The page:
double d = 0.5;
int i = (int)d;  // bad: narrowing cast with no checking possible

C++ provides several different checked-cast templates which should always be used in preference. In the above case, static_cast is the one to be utilized:

auto i = static_cast<int>(d);

Another reason for preferring C++ casts is that they can be easily located in source code if necessary. Other C++ casts include dynamic_cast for casting a base class pointer to further down the class hierarchy, const_cast for casting away const-ness, and reinterpret_cast for rare cases where static_cast would fail due to incompatible types.

Ignoring return values

You should always assume that functions, including member functions, which return values do so for a good reason. Be careful before deciding to disregard this value and continue to the next statement or block. For example even C’s printf() function returns a value: the number of characters printed. Admittedly this value is not used in many C or C++ programs, but is provided should it be necessary for formatting etc.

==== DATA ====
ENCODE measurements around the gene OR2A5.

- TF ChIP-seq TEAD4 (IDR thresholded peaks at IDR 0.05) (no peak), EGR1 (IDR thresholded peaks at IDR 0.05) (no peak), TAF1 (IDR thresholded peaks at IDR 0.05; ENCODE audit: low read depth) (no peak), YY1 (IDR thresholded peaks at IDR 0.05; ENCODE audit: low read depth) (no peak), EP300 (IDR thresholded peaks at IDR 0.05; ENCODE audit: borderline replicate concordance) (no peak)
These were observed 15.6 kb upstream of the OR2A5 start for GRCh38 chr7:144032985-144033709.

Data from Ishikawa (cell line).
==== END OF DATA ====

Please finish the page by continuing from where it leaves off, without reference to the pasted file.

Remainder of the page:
The [[nodiscard]] attribute can be used in client code to specify that a function should not be called in a context which does not include an assignment (or similar use) of the return value. In the following code a simple call to f() would trigger a warning or error from the compiler:

bool f() {
    if (very_important_success() == magic) {
        return false;  // succeeded
    else {
        return true;  // failed
// ...
    auto stop_here = f();  // ok: use of return value
// ...
    f();  // not ok: return value discarded


The term “Resource Acquisition Is Initialization” is used to describe good practice when creating user-defined classes which “own” a resource. An example is an object created from an RAII class describing an open disk-file, such as the Standard Library’s std::fstream; other examples include locks used with multi-threading, smart pointers, network sockets etc.